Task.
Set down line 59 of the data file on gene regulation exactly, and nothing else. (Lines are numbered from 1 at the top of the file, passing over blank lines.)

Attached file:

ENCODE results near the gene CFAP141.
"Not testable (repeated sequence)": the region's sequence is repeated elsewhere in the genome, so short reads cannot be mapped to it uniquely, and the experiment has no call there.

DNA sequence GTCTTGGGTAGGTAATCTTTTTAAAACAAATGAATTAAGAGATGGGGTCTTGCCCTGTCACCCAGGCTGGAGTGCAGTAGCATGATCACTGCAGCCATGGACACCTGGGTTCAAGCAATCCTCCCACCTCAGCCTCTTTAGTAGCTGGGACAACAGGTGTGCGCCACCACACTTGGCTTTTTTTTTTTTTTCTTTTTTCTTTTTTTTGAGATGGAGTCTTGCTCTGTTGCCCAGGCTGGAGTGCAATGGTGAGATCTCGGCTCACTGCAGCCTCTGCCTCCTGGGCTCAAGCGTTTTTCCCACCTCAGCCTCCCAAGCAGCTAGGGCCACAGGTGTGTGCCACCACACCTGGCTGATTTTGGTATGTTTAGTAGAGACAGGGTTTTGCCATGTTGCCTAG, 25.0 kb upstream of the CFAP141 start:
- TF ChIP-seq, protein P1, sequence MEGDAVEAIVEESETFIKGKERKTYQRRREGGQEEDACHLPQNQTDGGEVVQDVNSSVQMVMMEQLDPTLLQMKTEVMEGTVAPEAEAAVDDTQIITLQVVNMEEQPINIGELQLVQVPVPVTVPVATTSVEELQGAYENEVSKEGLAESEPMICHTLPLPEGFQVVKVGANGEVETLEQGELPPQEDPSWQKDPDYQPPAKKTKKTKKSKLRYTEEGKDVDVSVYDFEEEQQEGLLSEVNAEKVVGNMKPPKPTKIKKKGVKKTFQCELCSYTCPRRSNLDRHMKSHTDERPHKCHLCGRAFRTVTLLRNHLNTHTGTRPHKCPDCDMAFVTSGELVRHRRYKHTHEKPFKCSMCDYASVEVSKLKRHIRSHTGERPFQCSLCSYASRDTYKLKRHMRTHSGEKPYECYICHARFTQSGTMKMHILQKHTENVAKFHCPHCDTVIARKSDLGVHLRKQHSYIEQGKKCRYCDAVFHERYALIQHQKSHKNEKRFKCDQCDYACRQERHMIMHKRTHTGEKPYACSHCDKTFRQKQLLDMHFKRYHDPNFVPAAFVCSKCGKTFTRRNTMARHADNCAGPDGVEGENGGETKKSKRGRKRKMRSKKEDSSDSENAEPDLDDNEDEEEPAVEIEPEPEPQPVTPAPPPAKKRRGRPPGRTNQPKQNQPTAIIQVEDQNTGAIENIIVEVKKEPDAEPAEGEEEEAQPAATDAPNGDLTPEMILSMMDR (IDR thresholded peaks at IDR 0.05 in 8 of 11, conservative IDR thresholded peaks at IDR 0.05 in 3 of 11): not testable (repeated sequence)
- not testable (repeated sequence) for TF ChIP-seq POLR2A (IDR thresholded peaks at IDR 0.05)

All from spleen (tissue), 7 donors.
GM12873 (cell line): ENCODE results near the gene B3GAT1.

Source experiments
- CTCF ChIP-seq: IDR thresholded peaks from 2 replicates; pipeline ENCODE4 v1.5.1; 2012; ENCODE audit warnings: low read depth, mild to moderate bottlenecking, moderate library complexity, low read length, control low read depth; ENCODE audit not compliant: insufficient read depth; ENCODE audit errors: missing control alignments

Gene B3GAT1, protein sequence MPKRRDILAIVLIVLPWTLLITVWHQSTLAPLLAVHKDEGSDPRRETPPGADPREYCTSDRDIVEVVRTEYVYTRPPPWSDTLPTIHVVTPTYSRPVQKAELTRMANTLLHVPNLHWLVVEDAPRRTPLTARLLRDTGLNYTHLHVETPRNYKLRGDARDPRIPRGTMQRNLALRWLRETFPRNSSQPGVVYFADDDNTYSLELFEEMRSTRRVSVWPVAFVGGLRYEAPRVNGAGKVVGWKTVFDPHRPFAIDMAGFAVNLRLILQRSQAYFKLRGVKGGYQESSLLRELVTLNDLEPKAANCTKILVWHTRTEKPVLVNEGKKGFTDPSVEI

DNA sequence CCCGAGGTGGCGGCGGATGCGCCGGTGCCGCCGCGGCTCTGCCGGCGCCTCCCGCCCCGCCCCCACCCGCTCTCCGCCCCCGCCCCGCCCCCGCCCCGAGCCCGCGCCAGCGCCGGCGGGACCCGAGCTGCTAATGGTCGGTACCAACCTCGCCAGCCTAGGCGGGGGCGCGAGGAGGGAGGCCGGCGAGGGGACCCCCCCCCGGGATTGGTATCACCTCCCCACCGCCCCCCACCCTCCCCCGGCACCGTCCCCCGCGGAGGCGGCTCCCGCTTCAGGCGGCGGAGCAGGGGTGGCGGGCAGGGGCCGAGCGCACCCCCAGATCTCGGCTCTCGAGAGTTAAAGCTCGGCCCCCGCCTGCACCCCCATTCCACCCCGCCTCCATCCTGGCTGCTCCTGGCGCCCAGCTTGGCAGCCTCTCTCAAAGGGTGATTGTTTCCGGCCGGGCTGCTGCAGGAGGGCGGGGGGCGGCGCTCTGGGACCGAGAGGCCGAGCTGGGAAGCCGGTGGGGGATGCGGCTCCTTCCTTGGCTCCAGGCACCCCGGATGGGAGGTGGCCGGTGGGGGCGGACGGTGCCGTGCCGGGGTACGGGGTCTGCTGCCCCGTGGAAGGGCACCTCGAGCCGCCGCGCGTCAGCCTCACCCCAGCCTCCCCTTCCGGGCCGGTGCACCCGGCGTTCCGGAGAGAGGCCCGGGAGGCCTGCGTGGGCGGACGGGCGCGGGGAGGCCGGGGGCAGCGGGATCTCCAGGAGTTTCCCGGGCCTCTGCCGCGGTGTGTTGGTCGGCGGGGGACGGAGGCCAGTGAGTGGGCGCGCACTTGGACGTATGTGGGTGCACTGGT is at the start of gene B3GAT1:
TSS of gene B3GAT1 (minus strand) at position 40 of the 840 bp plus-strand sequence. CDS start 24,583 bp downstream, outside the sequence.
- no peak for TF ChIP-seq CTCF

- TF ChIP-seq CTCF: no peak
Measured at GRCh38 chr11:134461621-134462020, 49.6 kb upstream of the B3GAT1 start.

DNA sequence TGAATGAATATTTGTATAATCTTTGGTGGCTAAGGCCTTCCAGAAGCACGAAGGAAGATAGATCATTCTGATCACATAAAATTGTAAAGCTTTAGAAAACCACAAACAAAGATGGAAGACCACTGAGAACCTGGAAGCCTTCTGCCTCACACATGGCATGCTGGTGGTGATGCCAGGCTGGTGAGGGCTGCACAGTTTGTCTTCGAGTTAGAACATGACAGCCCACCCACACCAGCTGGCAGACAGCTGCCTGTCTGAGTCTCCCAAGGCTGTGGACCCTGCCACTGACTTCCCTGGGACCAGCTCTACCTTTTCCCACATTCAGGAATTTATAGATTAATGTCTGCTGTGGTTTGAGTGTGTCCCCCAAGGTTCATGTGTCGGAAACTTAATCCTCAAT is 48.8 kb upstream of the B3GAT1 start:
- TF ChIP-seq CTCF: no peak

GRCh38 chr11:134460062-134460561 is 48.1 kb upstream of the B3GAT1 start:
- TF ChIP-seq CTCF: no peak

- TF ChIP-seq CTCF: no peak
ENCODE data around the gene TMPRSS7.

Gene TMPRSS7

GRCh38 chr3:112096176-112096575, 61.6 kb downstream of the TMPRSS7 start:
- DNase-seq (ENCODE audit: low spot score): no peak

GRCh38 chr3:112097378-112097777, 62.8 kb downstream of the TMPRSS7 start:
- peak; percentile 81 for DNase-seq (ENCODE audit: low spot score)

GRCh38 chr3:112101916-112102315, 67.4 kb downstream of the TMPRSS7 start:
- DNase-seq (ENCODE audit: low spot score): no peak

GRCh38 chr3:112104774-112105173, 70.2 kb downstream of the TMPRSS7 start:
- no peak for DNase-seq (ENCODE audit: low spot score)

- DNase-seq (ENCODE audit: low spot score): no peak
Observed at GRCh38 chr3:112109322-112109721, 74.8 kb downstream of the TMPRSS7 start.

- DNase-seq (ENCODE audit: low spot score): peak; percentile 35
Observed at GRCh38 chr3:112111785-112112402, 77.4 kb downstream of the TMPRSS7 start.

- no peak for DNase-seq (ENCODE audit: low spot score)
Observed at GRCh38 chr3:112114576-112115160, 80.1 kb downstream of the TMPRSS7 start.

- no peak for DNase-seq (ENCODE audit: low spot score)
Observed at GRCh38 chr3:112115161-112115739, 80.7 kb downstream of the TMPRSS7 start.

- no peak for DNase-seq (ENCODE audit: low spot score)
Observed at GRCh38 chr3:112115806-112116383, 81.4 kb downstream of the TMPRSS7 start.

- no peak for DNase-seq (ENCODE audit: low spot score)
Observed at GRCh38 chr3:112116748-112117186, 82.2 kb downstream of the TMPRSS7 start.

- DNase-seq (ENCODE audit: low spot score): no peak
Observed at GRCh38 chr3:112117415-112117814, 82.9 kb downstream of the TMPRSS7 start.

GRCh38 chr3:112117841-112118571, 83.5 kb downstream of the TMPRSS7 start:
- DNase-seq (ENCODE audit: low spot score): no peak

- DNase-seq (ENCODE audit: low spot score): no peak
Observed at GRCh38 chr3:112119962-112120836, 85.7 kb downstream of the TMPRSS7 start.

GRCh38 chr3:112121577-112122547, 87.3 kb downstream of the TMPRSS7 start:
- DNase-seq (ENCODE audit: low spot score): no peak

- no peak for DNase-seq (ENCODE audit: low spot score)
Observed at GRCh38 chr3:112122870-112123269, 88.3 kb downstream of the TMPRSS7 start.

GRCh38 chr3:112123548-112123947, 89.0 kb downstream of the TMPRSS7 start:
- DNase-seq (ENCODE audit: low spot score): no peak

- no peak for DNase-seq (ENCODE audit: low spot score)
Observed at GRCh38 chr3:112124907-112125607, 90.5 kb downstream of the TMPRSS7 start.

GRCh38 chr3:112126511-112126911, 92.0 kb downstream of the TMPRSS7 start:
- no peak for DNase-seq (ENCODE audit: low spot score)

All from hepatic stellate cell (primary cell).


All from hepatic stellate cell (primary cell).